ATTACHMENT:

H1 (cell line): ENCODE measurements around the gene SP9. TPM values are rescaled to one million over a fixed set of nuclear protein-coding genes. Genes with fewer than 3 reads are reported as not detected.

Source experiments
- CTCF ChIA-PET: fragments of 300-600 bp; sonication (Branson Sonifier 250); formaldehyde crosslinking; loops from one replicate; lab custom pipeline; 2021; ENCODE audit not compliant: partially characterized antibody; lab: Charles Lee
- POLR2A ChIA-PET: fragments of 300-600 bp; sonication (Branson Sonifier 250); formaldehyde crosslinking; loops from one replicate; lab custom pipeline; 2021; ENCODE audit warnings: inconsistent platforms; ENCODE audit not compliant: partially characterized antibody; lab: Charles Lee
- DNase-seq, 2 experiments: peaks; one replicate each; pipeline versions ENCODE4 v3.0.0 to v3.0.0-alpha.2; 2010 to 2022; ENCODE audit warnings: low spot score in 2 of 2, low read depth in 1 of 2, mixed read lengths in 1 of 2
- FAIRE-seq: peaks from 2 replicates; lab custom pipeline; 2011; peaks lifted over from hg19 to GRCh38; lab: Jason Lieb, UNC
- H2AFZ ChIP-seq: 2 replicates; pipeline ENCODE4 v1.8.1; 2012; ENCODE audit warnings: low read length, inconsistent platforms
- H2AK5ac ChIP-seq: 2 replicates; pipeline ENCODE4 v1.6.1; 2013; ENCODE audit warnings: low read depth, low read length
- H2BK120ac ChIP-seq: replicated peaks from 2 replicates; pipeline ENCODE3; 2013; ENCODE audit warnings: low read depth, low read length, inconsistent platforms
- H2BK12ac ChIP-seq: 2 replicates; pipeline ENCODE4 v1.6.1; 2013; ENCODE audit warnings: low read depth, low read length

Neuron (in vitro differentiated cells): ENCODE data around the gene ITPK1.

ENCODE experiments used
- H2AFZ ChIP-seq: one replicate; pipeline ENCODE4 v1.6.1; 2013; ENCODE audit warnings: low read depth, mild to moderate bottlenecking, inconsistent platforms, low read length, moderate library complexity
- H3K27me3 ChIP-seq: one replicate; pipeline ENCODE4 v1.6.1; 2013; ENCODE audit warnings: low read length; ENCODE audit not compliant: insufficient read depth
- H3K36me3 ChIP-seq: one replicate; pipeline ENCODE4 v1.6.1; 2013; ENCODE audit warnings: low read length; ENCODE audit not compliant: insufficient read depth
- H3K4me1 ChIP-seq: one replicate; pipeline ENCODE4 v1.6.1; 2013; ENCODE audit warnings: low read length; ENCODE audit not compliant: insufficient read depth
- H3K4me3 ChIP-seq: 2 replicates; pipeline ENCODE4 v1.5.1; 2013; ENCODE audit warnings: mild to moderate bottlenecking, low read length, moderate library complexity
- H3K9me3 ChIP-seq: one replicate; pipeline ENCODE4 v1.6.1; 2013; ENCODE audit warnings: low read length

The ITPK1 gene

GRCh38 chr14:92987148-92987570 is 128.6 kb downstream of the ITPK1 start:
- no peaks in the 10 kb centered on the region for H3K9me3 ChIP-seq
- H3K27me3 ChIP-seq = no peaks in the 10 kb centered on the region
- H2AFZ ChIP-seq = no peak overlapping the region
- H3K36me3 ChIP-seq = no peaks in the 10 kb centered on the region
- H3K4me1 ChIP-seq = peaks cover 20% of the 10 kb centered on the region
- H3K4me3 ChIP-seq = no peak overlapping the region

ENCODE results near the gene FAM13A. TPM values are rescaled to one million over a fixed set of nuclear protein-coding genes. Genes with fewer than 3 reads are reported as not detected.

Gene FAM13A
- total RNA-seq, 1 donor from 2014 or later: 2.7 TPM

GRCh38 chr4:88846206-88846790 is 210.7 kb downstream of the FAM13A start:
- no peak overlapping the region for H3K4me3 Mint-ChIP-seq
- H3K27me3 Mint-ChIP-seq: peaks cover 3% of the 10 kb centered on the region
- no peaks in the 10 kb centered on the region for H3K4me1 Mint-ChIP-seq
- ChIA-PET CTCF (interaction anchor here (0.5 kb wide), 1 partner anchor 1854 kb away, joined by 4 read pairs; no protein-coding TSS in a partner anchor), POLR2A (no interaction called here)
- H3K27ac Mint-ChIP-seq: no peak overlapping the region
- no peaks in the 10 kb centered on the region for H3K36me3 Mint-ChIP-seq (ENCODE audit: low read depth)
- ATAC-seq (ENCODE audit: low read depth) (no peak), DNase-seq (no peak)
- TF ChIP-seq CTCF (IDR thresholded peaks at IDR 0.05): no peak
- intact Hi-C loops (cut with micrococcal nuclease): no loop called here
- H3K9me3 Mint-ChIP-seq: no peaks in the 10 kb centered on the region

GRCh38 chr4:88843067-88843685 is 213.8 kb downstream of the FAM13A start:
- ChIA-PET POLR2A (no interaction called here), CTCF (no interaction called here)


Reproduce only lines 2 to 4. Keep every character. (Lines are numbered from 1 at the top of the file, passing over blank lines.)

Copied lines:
Source experiments
- CTCF ChIA-PET: fragments of 300-600 bp; sonication (Branson Sonifier 250); formaldehyde crosslinking; loops from one replicate; lab custom pipeline; 2021; ENCODE audit not compliant: partially characterized antibody; lab: Charles Lee
- POLR2A ChIA-PET: fragments of 300-600 bp; sonication (Branson Sonifier 250); formaldehyde crosslinking; loops from one replicate; lab custom pipeline; 2021; ENCODE audit warnings: inconsistent platforms; ENCODE audit not compliant: partially characterized antibody; lab: Charles Lee